If you’re ready to sell sponsorship, you’ll need a great sponsorship pitch deck to capture the attention of a prospective sponsor.
You’ll include your sponsorship deck when you reach out to a prospective sponsor for the first time. The information in your deck sets the stage for the sponsor’s decision to invest in a relationship with you. You may receive a call-back if you make a convincing case. If not, your inbox will be empty and calls unanswered.
What’s in a sponsorship deck?
Most sponsorship decks have the following sections:
- About Us
- The Opportunity
- Activation Ideas
- The Investment
However, before sending out someone else’s sponsorship deck, customize these sections to each prospect. It’s a buyer’s market, and sponsors have many options beyond your proposal. Cookie-cutter decks not designed to solve a prospect’s unique problem land in the Trash folder.
To avoid cookie-cutter status, we have a few tips to customize your proposal and get your prospect’s attention:
When the sponsor reads the About Us section, they see a solution to their business challenges.
In this section, you will describe your organization, program, or event. Of course, you’ll want to put yourself, your organization, or your program in the best light. However, keep in mind the sponsor is looking for two things. They want to know if you are sponsorship ready and if would you be a great partner to carry the sponsor’s message to your audience. They also need to see how your brand compliments their brand. The prospect is looking at what you and they have in common.
The prospect sees its customers in your Audience section.
The “Audience” refers to your fans, members, event attendees, listeners, or other groups you serve. The audience description represents the most critical part of your sponsorship deck. It helps the prospect determine if your audience matches its customers. Through your surveys or internal marketing data, you should describe your audience’s gender, age, residence, and household income. The prospect also wants to understand your audience’s attitudes, hobbies, interests, and behavior. These clues will reveal whether your audience will purchase the sponsor’s products or services.
The Opportunity directly addresses the prospect’s business challenges.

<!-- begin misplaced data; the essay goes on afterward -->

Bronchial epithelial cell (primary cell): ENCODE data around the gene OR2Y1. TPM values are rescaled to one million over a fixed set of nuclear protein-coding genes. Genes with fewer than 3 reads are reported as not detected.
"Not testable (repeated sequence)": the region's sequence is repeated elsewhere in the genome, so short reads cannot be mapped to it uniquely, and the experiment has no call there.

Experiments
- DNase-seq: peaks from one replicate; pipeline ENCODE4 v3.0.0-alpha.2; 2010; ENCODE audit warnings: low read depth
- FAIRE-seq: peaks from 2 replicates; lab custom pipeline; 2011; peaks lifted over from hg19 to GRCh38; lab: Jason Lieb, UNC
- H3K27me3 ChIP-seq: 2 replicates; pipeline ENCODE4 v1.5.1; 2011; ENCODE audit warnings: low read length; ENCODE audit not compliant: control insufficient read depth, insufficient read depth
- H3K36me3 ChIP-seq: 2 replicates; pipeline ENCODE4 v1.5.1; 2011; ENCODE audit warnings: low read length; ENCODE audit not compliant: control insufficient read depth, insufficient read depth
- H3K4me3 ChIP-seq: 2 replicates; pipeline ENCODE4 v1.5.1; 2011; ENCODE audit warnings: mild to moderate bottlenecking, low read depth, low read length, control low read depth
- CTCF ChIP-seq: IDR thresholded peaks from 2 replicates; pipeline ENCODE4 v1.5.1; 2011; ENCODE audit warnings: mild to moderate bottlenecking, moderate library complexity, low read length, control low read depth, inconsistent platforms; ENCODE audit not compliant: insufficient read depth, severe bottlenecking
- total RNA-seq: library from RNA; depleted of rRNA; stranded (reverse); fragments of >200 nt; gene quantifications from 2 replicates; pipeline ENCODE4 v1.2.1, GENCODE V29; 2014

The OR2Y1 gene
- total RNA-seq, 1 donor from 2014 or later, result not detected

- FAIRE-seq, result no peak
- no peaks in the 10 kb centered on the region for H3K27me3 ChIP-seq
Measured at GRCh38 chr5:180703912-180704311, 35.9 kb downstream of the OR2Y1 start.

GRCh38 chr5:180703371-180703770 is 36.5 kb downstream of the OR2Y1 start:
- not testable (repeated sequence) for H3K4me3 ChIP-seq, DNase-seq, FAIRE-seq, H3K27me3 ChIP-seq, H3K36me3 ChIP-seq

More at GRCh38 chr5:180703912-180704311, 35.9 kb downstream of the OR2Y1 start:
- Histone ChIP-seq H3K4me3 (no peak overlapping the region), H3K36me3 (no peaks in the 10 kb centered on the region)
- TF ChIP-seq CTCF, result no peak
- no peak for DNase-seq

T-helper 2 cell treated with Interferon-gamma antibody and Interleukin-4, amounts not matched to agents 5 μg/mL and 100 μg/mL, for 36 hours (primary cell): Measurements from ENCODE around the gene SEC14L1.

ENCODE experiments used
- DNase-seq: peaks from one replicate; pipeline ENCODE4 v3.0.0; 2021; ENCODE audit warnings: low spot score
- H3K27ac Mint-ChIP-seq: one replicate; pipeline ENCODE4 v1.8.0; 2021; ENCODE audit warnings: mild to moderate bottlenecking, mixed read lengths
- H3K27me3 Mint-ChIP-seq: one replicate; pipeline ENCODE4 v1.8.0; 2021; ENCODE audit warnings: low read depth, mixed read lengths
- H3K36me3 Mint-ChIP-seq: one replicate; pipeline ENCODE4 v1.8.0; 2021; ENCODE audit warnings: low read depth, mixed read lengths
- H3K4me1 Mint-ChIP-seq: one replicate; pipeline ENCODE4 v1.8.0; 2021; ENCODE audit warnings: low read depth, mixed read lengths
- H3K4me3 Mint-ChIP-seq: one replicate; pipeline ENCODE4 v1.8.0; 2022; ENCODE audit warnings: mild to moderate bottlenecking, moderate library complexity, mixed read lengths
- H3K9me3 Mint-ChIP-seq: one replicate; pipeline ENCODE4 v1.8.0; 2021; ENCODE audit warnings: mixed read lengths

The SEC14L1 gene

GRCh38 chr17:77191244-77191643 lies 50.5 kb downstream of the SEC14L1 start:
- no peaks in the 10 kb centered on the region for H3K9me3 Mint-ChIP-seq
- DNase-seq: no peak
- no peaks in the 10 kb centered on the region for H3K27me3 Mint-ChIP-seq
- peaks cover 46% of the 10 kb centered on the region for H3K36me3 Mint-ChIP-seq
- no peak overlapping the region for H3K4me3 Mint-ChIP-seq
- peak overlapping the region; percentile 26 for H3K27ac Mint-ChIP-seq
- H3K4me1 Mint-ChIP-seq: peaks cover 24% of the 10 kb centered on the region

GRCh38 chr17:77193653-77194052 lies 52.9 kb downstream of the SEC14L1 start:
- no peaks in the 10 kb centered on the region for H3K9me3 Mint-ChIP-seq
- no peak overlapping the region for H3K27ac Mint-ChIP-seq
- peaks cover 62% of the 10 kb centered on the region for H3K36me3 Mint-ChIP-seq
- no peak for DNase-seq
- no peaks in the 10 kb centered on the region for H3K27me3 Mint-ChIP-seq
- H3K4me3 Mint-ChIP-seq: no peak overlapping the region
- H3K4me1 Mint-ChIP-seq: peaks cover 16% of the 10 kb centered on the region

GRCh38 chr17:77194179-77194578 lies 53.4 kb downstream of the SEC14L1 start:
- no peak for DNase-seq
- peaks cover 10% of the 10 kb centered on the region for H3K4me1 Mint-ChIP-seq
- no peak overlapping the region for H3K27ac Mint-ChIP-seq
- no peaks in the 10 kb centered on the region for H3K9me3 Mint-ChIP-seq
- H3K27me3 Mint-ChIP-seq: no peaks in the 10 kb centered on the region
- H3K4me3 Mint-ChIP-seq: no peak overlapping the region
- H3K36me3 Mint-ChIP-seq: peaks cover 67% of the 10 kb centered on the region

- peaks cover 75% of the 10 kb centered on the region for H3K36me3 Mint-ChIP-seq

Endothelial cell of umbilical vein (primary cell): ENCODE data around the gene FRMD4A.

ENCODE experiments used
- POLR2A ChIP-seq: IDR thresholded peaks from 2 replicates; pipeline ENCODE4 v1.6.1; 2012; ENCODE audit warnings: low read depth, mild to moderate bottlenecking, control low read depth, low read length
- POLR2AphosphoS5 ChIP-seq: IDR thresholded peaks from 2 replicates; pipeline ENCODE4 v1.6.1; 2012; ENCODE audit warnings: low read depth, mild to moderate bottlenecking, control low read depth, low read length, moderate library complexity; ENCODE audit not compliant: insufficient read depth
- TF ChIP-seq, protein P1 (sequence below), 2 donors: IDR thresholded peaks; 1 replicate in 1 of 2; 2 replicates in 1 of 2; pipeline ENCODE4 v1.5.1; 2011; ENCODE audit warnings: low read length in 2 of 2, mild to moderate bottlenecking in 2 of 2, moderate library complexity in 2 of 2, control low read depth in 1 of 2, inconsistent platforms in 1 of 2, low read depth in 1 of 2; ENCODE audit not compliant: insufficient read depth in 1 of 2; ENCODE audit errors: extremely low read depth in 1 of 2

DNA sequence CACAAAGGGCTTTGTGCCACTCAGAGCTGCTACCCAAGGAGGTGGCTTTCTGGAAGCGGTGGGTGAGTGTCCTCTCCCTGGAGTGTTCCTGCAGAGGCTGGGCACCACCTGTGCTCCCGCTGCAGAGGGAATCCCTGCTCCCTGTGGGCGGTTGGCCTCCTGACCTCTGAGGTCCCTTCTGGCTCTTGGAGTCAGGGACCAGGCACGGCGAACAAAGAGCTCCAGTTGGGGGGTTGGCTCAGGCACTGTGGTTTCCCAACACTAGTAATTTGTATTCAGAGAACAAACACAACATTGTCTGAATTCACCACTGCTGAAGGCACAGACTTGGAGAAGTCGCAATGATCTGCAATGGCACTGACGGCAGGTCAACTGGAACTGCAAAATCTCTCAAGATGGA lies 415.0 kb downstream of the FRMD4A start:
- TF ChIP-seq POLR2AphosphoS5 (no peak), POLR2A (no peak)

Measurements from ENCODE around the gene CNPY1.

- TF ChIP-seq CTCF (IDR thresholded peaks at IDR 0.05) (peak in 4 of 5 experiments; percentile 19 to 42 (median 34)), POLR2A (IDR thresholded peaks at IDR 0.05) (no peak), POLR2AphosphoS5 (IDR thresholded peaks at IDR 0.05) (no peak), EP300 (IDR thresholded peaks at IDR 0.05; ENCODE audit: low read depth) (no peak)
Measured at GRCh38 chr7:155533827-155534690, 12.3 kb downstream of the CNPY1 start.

In this section, tailor your opportunity to the needs of the sponsor. Some prospects need to increase sales while others need to improve their brand image. If you don’t know their needs or your research didn’t provide enough clues, take the opportunity to ask them.
Indicate how the opportunity achieves the sponsor’s return on investment. If your audience is ready to buy the sponsor’s products, it should be clear how the sponsorship connects these dots. A sponsor logo on your website may not be adequate to achieve the prospect’s goals, but an email campaign with product offers sent directly to your audience may.
You offer a unique activation idea.
Sometimes it’s hard for a sponsor to visualize how they can use your sponsorship opportunity to achieve their business goals. Successful sponsorship decks often include creative ideas to help them imagine putting your sponsorship into action. It could be a co-branded social media campaign integrating the sponsor into your content. You might also have an impactful event marketing proposal that catapults your sponsor ahead of its competition.
You may (or may not) include the Investment with appropriate pricing.
When you identify the price of your sponsorship in the deck, it’s called the Investment because you’re convincing the sponsor that spending money on your sponsorship is equivalent to investing in the sponsor’s business success.
If your sponsorship deck is your first outreach to the prospect, it serves as an introduction. You should not include the Investment because you don’t yet know what the prospect needs or wants. (Just like you would not send them a t-shirt without knowing what size they wear.) If you are at the proposal phase, often called the “sponsorship proposal,” you include the Investment for the specific opportunities in your proposal.
Sponsorship pricing can be tricky. However, if you keep your pricing in line with comparable sponsorships, you’re halfway there. The key is to understand the value to the sponsor of the benefits achieved through your sponsorship opportunity. For example, a sponsor would pay a premium for a sponsorship it knew could result in $1 million in new sales.
Templates are great to get things started. However, finding the right template is only the beginning. Customizing one to your prospect’s needs will be the difference-maker to help you find sponsorships.
Related: Three Things About Sponsorships: Proposals